Ravens safety Ed Reed’s one game suspension for an illegal hit on a defenseless receiver was cut to $50,000 on appeal. Browns safety T.J. Ward has been fined half that amount, prior to appeal, for a hit on Cowboys wideout Kevin Ogletree.
Like Reed, Ward isn’t happy.
“It’s not fair,” Ward said, via Mary Kay Cabot of the Cleveland Plain Dealer. “Maybe if I tried to celebrate or something afterwards, I could see it. But I thought it was a clean, fair hit and I walked away. It’s not my fault. He was falling as I went to hit him.”
Ward says the league called the hit an illegal blow to the head. Ward believes he didn’t hit Ogletree in the head. The video suggests otherwise.
Ward also objected to the fact that the fine was enhanced by Ward’s hit on former Bengals receiver Jordan Shipley in 2010. “[I]t wasn’t even similar to the hit I had before,” Ward said. “I could see if it was a repeat offense for the same year. But that was three years ago.”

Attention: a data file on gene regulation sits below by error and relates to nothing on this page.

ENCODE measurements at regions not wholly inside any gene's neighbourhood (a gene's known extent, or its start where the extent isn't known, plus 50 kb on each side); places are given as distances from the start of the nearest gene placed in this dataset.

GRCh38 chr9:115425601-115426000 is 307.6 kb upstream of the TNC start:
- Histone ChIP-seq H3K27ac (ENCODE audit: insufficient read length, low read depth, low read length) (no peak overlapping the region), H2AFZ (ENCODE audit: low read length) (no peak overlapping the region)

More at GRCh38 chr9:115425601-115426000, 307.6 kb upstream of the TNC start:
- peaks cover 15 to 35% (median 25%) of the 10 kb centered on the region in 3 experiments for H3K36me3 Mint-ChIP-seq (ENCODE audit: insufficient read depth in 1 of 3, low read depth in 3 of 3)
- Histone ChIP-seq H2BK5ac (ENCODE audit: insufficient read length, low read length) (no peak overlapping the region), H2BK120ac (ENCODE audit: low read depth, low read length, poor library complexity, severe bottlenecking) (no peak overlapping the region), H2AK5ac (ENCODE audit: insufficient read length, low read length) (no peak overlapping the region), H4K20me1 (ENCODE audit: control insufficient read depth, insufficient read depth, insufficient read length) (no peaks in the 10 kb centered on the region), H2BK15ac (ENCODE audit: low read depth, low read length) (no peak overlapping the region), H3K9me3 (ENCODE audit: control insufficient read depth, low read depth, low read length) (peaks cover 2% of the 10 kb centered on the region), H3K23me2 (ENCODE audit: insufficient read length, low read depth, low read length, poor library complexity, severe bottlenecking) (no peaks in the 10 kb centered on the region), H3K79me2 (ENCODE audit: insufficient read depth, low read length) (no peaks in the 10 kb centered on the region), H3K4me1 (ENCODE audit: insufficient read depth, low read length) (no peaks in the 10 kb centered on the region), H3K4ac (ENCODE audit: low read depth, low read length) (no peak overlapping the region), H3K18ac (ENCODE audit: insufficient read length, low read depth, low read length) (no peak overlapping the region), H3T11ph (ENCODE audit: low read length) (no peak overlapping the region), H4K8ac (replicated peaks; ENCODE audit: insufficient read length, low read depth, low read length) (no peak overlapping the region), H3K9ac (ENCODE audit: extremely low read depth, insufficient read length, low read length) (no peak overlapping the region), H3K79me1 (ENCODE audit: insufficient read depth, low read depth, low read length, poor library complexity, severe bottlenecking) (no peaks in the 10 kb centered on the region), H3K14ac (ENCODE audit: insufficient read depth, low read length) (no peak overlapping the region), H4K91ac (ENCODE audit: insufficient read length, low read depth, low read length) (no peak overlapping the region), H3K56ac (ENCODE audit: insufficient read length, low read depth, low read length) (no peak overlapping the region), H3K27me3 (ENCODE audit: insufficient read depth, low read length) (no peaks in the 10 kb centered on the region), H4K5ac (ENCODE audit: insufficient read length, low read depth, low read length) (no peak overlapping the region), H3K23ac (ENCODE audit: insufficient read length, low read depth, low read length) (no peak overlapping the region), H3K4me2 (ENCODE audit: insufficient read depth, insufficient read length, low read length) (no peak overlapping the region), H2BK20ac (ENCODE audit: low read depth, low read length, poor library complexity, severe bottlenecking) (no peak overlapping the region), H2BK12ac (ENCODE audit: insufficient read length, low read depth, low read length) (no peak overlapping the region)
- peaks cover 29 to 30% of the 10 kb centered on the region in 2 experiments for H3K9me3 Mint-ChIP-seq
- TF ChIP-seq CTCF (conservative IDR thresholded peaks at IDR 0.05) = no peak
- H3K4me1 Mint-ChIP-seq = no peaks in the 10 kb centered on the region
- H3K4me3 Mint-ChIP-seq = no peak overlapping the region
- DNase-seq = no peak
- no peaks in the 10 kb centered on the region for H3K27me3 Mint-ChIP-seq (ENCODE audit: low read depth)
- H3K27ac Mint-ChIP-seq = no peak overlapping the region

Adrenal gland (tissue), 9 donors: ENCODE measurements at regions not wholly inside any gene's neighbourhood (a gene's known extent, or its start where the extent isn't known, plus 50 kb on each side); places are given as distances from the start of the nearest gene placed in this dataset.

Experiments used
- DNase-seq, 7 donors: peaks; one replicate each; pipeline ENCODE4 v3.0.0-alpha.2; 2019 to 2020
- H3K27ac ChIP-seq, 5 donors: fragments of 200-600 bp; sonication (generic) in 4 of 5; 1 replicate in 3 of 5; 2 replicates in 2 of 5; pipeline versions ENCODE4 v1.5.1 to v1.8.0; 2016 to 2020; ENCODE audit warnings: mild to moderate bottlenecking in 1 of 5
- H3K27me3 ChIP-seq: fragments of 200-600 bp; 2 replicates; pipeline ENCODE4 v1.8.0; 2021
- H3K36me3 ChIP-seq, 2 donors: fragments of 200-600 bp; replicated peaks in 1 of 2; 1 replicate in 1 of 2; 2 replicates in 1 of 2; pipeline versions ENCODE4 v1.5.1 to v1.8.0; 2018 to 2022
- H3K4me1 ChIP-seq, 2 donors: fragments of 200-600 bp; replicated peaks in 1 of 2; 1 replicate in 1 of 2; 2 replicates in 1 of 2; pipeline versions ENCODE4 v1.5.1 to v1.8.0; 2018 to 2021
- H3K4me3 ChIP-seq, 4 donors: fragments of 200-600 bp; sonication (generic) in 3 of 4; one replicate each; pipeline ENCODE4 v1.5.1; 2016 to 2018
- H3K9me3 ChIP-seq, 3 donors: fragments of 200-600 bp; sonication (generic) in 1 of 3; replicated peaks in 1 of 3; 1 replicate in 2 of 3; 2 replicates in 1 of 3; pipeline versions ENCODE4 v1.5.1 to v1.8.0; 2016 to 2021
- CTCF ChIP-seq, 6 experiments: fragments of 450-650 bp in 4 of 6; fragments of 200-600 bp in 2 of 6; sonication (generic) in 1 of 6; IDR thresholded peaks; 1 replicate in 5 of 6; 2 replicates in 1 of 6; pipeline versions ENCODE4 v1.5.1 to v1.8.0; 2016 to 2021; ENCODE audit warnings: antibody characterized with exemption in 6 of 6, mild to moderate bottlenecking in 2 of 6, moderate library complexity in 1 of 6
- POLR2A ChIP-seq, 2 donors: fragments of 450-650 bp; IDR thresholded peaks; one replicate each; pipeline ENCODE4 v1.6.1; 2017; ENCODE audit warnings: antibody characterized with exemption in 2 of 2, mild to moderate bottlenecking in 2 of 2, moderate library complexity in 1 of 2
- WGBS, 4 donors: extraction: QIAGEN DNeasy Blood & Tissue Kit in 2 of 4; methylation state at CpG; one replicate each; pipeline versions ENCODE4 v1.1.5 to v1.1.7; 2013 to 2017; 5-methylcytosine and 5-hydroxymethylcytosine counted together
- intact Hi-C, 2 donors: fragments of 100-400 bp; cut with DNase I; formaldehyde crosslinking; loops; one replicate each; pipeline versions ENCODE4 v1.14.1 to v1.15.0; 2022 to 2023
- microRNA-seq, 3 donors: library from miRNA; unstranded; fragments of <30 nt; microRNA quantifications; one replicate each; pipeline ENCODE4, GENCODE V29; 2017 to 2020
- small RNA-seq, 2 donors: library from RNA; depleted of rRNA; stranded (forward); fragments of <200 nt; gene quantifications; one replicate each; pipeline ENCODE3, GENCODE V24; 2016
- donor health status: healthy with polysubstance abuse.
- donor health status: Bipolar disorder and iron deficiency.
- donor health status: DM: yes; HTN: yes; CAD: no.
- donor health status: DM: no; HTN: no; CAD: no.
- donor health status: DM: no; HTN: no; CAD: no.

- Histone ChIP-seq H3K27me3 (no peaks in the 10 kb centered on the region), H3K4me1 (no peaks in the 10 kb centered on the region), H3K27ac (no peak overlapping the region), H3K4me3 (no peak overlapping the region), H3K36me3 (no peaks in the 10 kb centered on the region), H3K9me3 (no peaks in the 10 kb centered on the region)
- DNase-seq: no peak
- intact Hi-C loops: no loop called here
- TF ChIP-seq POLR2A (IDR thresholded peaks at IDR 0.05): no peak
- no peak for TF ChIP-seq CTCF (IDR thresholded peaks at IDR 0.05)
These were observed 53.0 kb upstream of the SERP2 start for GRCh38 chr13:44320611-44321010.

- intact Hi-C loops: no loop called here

Actually, it was two years ago. And it falls within the three-season window that the league considers when determining whether a player is a repeat offender.
Regardless, Ward doesn’t think the punishment will reduce illegal hits.
“It’s not going to change it,” Ward said. “Things are going to happen. The next thing you’re going to see if guys with blown-out knees, because they’re going to start getting hit low. I think it’s taking away from the game: If I hit you in your chest and your facemask touches this much?”
Though players don’t like it, the sooner they accept it, the better off they’ll all be. Every week, we see defensive backs passing on a helmet-first missile shot for a shoulder-to-shoulder hit. The more the league emphasizes this technique, and the more that coaches teach how to hit the right way, the fewer illegal hits (and fines and suspensions) we’ll see.